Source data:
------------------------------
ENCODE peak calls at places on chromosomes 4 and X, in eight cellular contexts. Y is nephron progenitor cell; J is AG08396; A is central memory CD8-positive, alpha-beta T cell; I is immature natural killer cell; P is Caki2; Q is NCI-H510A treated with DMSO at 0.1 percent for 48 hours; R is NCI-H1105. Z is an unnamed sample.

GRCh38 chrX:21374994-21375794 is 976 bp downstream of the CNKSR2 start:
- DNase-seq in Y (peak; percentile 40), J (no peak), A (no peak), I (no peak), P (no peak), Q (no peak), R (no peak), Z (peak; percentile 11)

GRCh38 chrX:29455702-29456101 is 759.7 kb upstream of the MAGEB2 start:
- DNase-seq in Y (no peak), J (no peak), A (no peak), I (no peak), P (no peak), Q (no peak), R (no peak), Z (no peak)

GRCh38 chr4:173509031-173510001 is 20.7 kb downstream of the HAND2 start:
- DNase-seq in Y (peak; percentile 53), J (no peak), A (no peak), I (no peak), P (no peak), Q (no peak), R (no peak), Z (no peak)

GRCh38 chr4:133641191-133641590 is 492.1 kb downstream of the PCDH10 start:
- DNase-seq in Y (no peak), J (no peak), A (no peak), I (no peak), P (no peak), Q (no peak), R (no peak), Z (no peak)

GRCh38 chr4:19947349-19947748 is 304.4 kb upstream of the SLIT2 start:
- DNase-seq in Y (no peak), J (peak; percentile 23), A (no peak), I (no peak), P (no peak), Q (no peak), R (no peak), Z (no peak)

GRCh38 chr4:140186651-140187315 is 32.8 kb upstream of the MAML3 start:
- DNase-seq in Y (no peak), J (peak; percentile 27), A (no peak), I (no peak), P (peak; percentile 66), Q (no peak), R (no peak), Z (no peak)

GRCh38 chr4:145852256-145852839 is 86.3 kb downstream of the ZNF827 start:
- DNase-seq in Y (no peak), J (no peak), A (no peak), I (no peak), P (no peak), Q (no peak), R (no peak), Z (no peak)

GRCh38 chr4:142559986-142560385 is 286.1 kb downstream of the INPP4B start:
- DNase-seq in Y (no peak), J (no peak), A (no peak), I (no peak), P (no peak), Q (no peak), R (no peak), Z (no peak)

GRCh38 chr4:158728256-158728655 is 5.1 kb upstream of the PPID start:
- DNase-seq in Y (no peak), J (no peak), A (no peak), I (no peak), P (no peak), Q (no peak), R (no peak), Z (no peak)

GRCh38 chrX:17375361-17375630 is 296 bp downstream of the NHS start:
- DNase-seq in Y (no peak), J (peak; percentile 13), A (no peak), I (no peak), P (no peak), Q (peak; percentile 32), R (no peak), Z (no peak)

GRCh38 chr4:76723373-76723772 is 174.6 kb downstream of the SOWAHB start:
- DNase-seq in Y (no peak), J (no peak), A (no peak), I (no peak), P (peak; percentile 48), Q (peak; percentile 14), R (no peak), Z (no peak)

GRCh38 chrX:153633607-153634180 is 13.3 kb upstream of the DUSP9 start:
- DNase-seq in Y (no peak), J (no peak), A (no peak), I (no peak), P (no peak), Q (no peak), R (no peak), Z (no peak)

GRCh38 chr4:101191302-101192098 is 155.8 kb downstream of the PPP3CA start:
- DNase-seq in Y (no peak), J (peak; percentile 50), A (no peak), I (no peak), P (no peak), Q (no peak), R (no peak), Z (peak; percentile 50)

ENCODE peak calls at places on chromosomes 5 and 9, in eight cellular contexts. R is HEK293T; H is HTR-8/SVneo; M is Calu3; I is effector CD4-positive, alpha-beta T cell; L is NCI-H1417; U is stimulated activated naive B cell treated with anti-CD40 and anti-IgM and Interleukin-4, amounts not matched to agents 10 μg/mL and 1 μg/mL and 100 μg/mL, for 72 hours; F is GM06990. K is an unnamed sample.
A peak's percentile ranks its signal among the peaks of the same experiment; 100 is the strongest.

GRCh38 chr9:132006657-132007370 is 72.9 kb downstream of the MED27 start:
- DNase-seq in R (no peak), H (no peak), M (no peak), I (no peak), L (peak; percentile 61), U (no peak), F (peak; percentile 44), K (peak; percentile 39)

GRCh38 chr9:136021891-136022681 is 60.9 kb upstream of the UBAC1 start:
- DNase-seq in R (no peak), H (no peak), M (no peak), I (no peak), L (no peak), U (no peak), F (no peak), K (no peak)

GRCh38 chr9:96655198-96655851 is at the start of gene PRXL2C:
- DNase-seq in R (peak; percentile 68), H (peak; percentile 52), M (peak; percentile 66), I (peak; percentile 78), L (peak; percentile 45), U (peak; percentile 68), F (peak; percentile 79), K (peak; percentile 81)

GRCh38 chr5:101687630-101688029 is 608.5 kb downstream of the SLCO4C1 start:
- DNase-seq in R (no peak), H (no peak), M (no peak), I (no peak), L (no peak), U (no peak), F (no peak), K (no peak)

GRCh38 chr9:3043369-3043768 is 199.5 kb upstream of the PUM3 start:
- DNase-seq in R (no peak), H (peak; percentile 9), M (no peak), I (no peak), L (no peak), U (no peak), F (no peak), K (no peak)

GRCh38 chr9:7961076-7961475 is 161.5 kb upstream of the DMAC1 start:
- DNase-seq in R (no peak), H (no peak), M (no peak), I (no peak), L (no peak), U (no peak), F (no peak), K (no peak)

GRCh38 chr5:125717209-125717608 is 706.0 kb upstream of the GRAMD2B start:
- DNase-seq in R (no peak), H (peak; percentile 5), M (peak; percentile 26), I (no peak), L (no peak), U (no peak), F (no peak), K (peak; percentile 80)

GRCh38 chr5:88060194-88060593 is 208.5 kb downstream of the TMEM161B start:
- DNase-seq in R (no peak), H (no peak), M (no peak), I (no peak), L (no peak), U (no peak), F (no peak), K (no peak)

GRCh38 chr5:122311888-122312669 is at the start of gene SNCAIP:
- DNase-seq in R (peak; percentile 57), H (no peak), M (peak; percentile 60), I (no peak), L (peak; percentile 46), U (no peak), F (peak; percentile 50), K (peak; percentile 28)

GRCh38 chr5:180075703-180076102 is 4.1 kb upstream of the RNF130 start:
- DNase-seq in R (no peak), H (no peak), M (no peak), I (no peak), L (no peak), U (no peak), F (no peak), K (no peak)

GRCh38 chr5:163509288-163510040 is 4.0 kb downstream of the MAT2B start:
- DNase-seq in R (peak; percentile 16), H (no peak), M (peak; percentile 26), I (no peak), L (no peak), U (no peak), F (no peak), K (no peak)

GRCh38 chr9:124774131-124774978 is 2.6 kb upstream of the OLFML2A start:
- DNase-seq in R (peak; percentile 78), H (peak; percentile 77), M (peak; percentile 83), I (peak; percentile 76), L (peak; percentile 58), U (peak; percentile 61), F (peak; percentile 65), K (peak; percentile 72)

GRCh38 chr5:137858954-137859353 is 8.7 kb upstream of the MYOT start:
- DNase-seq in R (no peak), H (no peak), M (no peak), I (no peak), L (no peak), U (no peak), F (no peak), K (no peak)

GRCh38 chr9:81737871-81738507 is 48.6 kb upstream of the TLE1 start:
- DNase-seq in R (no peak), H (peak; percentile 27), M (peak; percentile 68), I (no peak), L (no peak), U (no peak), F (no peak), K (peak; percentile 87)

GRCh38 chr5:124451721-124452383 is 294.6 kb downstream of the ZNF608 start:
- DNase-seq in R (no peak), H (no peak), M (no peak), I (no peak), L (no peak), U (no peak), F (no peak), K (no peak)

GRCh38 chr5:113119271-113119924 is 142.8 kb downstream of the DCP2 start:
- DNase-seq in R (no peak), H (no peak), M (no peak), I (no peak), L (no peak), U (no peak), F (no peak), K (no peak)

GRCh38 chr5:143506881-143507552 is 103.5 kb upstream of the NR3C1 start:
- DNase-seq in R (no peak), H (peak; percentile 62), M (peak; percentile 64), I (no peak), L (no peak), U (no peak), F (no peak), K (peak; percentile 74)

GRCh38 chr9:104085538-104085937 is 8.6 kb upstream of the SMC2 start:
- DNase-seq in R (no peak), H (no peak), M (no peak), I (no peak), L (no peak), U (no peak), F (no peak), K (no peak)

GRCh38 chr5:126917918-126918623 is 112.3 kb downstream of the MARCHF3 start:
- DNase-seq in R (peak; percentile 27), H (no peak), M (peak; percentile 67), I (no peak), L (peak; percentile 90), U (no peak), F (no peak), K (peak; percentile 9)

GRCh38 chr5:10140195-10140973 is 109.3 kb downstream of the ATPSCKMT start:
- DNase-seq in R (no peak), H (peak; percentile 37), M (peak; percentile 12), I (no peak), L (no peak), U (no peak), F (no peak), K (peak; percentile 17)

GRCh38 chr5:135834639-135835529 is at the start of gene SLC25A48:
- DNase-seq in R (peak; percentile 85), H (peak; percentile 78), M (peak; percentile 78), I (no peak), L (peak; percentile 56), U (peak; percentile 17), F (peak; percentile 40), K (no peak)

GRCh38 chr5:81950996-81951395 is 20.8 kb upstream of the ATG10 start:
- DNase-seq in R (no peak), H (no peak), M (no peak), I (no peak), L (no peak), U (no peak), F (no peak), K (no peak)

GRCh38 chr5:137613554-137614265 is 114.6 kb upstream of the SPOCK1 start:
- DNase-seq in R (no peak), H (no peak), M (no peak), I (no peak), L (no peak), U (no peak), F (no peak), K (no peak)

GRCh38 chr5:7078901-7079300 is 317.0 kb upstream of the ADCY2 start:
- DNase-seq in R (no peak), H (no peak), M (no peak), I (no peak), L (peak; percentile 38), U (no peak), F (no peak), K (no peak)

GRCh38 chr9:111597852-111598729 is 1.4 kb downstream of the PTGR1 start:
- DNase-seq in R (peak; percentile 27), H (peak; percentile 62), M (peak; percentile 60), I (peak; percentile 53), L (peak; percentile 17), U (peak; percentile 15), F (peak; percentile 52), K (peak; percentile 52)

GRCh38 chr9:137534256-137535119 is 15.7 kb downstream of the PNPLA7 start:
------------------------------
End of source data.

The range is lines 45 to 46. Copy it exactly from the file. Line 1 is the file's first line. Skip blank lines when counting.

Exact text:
- DNase-seq in R (no peak), H (no peak), M (no peak), I (no peak), L (no peak), U (no peak), F (no peak), K (no peak)

GRCh38 chr5:122311888-122312669 is at the start of gene SNCAIP: